This is perhaps not what you want to hear, but you should consider either using one (or very few) catalogs, or organizing the physical files so they are contextually associated with the catalogs. I guess it depends on scale, but catalogs can support 100,000 images easily (I have yet to hear of someone who hit a limit, my own is about 80,000). A key purpose of a catalog is to let you find things - using a lot of catalogs somewhat defeats the purpose.
Now that said, you did not ask "talk me out of doing it" so here's a pointer in a possible direction: the catalogs are just sqlite databases. If you are a bit tech savy, you can use any of numerous tools to query the databases (e.g. in a script to run against each one). To check if a catalog contains a specific file (name in the last line below):
select rf.absolutePath || lfo.pathFromRoot || lf.baseName || '.' || lf.extension as imagePath
from Adobe_images ai
inner join AgLibraryFile lf on lf.id_local = ai.rootFile
inner join AgLibraryFolder lfo on lfo.id_local = lf.folder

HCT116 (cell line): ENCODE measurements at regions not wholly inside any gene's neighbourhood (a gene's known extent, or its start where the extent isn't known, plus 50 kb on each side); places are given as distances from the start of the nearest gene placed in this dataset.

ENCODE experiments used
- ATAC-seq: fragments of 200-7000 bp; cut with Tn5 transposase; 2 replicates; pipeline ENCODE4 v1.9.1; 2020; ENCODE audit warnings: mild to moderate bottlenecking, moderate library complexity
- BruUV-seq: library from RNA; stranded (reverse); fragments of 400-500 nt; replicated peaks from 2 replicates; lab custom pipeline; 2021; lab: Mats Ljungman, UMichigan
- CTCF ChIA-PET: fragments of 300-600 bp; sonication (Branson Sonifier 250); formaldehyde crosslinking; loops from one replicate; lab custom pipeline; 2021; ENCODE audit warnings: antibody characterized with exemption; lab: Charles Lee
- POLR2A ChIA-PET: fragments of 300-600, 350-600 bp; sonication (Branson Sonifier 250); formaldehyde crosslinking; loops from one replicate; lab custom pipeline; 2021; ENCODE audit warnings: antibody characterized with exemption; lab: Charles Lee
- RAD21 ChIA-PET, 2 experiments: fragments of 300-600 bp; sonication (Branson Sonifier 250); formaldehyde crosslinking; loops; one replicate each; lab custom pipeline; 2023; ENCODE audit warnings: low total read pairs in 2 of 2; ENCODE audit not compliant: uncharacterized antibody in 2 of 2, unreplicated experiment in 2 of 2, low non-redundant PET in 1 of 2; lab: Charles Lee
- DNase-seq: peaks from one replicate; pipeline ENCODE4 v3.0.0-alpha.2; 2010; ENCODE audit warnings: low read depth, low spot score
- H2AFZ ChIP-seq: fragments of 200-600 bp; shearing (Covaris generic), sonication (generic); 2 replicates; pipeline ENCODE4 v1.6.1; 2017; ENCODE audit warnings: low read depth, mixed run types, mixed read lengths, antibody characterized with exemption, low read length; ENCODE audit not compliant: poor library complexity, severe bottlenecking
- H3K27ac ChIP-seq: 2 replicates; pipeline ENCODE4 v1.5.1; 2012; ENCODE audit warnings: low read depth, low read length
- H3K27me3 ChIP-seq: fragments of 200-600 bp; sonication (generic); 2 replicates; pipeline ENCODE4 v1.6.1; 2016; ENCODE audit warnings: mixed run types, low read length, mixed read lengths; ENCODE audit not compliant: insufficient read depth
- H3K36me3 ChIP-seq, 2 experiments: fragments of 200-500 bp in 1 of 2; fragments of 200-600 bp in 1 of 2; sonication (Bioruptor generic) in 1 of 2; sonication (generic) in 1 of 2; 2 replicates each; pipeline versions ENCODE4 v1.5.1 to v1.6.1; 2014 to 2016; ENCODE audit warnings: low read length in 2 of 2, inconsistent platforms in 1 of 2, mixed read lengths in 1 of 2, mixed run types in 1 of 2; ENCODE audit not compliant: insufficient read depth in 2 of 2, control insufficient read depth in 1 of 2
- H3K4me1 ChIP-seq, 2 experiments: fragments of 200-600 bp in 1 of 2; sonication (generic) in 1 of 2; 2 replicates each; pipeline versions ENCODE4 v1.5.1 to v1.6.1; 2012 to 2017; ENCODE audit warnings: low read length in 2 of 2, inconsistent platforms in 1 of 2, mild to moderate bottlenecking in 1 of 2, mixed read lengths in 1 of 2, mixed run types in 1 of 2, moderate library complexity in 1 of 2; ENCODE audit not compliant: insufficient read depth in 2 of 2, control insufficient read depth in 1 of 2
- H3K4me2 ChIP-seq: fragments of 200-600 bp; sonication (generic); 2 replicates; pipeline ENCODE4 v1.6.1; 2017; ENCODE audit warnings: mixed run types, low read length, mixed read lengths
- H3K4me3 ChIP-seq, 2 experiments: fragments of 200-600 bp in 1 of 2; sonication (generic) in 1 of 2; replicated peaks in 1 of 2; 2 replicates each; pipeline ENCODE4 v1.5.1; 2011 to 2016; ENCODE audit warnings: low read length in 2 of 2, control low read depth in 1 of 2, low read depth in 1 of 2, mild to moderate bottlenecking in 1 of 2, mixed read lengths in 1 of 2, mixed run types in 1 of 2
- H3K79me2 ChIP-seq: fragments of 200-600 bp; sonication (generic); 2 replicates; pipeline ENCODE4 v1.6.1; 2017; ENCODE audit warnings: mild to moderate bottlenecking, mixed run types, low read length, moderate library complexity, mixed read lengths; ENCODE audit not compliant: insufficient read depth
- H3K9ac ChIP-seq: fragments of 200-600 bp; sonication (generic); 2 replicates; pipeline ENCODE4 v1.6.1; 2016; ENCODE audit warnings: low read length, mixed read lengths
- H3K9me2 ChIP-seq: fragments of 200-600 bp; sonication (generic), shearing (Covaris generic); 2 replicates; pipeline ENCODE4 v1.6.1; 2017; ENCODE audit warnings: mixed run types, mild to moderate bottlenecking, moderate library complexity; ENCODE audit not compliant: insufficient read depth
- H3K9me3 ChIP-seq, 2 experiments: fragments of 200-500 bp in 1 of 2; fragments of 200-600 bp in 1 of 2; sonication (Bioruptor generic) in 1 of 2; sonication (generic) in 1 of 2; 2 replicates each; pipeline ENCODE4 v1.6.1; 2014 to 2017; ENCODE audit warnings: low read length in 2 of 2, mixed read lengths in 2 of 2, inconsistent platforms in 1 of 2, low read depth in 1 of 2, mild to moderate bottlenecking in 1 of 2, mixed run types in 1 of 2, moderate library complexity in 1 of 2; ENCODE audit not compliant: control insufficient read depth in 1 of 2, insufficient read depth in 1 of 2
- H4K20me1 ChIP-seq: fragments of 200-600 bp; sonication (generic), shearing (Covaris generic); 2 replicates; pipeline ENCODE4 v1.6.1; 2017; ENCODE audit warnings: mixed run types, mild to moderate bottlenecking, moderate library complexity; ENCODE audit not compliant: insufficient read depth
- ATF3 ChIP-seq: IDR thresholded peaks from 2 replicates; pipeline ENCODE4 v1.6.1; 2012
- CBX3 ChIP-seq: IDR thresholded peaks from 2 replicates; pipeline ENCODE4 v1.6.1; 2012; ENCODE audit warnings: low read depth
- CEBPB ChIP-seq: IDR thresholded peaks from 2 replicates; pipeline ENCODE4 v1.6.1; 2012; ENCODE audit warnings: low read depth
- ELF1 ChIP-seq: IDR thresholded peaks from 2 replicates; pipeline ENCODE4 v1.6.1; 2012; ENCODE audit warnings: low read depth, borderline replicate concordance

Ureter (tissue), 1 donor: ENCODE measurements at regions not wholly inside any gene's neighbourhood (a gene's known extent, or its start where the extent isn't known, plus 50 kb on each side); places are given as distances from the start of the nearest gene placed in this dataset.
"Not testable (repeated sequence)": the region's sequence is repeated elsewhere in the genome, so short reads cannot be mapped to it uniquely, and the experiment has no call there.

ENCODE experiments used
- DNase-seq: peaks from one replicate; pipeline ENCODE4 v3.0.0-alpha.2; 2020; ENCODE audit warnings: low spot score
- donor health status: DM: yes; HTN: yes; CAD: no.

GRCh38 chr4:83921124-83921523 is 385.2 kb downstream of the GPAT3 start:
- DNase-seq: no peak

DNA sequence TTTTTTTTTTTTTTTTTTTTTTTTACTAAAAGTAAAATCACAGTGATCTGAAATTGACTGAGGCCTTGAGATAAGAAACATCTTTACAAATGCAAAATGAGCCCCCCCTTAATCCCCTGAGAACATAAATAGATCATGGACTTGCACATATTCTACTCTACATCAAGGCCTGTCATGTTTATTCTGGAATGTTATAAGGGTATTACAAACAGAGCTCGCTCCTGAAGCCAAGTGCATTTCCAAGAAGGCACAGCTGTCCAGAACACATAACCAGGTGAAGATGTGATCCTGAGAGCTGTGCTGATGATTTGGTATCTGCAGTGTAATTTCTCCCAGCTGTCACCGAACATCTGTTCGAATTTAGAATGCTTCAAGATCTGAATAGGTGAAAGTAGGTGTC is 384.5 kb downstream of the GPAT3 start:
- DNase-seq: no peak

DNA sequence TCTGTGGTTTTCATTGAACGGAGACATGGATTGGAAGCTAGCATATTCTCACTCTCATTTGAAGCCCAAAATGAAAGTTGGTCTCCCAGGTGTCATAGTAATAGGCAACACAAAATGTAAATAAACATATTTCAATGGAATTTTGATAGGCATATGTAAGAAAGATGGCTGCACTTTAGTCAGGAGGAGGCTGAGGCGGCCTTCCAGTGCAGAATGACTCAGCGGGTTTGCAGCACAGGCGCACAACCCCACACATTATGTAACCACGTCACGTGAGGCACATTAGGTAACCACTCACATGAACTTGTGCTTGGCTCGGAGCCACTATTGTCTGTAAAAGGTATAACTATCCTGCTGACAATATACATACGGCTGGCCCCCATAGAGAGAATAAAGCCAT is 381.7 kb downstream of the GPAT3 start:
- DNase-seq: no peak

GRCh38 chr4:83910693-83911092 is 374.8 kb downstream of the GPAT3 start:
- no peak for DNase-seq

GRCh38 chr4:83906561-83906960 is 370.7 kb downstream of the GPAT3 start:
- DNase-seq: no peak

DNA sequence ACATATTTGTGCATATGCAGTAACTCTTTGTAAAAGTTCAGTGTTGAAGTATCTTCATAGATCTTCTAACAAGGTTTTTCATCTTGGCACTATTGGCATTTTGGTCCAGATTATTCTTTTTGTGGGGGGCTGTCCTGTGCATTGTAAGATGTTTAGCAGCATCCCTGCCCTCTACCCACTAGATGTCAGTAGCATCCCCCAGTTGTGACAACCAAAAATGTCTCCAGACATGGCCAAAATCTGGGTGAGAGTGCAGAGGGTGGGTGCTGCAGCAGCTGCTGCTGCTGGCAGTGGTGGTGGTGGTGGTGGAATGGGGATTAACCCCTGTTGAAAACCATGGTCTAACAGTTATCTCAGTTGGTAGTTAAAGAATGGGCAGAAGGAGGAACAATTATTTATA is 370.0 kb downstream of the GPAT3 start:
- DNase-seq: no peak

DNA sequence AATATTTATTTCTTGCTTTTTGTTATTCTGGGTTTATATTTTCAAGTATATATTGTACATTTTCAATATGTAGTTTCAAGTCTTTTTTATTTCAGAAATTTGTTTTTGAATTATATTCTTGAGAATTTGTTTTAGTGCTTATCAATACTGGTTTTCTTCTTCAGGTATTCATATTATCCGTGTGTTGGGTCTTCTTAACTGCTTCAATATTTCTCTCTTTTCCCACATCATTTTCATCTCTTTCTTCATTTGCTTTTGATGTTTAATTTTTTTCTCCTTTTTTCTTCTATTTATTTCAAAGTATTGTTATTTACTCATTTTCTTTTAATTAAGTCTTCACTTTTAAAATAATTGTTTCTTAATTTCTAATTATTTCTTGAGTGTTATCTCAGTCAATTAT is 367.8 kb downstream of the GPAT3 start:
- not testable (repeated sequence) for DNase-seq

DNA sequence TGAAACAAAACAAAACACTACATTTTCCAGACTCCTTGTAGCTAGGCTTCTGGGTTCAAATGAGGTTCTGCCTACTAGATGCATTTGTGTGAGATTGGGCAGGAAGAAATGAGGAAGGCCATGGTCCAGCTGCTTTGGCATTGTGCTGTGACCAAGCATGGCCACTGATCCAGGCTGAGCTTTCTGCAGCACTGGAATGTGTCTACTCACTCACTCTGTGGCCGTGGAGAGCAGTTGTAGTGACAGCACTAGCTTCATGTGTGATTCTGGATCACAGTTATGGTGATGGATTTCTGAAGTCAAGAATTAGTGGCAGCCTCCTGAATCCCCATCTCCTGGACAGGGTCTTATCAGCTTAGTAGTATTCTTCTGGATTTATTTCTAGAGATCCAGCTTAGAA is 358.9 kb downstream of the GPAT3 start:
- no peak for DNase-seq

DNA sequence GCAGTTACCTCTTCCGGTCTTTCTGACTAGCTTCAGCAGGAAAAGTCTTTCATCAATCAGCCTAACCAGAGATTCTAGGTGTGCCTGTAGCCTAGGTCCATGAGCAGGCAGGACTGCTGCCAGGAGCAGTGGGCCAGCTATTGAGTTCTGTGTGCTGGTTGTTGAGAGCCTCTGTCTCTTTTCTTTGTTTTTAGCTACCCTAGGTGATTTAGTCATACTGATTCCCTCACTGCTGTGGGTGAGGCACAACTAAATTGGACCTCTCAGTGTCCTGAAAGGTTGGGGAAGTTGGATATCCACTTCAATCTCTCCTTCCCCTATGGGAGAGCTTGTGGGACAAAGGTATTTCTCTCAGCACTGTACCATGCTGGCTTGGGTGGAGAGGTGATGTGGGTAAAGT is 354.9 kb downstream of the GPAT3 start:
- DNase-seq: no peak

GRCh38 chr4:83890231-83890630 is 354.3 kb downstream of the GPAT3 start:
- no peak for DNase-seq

inner join AgLibraryRootFolder rf on rf.id_local = lfo.rootFolder
where ai.masterimage is null
where x.imagePath = 'C:/somefolderpath/LR-20080704_4881.NEF'
The part in the middle returns a list of all files with their on-disk path, the outer part looks for a particular one among them. Run just the middle to list all files. Variations (such as looking only at lf.baseName) can be used if your file names are unique and you want to ignore the paths.
Sticking this inside of powershell or some other scripting language would depend on your preferred tools, skills and how frequently you want to do it. To do it manually against one catalog at a time I recommend using Firefox and the SQLite manager add-on, which is a very friendly way to run SQL commands against any SQLitem database including lightroom (just be aware that the default file type isn't .lrcat and you have to enter that manually).
Also be aware if you execute write commands (update, delete, etc.) you can really screw up your database - don't do that. On the other hand, exploring the catalog (without changing it) is a grand way to understand Lightroom better.
Also note that you may not be able to open Lightroom while the catalog is open in any other tool (and vice versa).